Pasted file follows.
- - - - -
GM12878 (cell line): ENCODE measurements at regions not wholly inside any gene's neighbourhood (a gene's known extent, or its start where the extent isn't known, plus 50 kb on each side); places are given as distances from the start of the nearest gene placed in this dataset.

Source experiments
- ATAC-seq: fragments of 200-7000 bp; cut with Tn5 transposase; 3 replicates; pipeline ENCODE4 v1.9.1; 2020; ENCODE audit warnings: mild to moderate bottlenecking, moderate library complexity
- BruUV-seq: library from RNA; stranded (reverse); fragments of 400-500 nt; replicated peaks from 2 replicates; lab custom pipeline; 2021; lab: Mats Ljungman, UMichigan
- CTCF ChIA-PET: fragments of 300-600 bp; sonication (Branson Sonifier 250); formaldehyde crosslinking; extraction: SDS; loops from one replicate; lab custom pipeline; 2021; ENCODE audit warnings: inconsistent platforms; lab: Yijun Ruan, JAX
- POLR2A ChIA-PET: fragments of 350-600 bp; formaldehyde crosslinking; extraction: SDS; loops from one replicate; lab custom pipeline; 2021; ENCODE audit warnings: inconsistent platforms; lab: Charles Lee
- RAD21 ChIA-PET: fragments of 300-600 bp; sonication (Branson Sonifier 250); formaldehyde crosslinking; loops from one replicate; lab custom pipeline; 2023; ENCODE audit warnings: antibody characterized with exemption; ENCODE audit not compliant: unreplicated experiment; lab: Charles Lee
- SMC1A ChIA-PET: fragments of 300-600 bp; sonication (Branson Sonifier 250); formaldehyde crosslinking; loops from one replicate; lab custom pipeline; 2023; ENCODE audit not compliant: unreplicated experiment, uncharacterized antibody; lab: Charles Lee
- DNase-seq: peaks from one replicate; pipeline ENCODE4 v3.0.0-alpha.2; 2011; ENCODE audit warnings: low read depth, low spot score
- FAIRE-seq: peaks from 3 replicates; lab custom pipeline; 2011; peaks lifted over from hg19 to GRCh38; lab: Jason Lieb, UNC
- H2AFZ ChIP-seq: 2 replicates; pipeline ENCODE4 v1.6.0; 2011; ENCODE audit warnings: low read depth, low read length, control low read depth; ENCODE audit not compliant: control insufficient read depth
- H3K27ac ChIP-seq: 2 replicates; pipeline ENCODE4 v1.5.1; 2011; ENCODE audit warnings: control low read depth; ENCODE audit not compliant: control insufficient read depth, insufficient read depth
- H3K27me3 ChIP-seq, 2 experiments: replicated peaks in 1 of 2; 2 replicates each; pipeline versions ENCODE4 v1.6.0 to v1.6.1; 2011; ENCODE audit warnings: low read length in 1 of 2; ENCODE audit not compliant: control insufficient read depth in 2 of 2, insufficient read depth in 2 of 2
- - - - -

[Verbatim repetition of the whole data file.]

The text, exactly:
GM12878 (cell line): ENCODE measurements at regions not wholly inside any gene's neighbourhood (a gene's known extent, or its start where the extent isn't known, plus 50 kb on each side); places are given as distances from the start of the nearest gene placed in this dataset.

Source experiments
- ATAC-seq: fragments of 200-7000 bp; cut with Tn5 transposase; 3 replicates; pipeline ENCODE4 v1.9.1; 2020; ENCODE audit warnings: mild to moderate bottlenecking, moderate library complexity
- BruUV-seq: library from RNA; stranded (reverse); fragments of 400-500 nt; replicated peaks from 2 replicates; lab custom pipeline; 2021; lab: Mats Ljungman, UMichigan
- CTCF ChIA-PET: fragments of 300-600 bp; sonication (Branson Sonifier 250); formaldehyde crosslinking; extraction: SDS; loops from one replicate; lab custom pipeline; 2021; ENCODE audit warnings: inconsistent platforms; lab: Yijun Ruan, JAX
- POLR2A ChIA-PET: fragments of 350-600 bp; formaldehyde crosslinking; extraction: SDS; loops from one replicate; lab custom pipeline; 2021; ENCODE audit warnings: inconsistent platforms; lab: Charles Lee
- RAD21 ChIA-PET: fragments of 300-600 bp; sonication (Branson Sonifier 250); formaldehyde crosslinking; loops from one replicate; lab custom pipeline; 2023; ENCODE audit warnings: antibody characterized with exemption; ENCODE audit not compliant: unreplicated experiment; lab: Charles Lee
- SMC1A ChIA-PET: fragments of 300-600 bp; sonication (Branson Sonifier 250); formaldehyde crosslinking; loops from one replicate; lab custom pipeline; 2023; ENCODE audit not compliant: unreplicated experiment, uncharacterized antibody; lab: Charles Lee
- DNase-seq: peaks from one replicate; pipeline ENCODE4 v3.0.0-alpha.2; 2011; ENCODE audit warnings: low read depth, low spot score
- FAIRE-seq: peaks from 3 replicates; lab custom pipeline; 2011; peaks lifted over from hg19 to GRCh38; lab: Jason Lieb, UNC
- H2AFZ ChIP-seq: 2 replicates; pipeline ENCODE4 v1.6.0; 2011; ENCODE audit warnings: low read depth, low read length, control low read depth; ENCODE audit not compliant: control insufficient read depth
- H3K27ac ChIP-seq: 2 replicates; pipeline ENCODE4 v1.5.1; 2011; ENCODE audit warnings: control low read depth; ENCODE audit not compliant: control insufficient read depth, insufficient read depth
- H3K27me3 ChIP-seq, 2 experiments: replicated peaks in 1 of 2; 2 replicates each; pipeline versions ENCODE4 v1.6.0 to v1.6.1; 2011; ENCODE audit warnings: low read length in 1 of 2; ENCODE audit not compliant: control insufficient read depth in 2 of 2, insufficient read depth in 2 of 2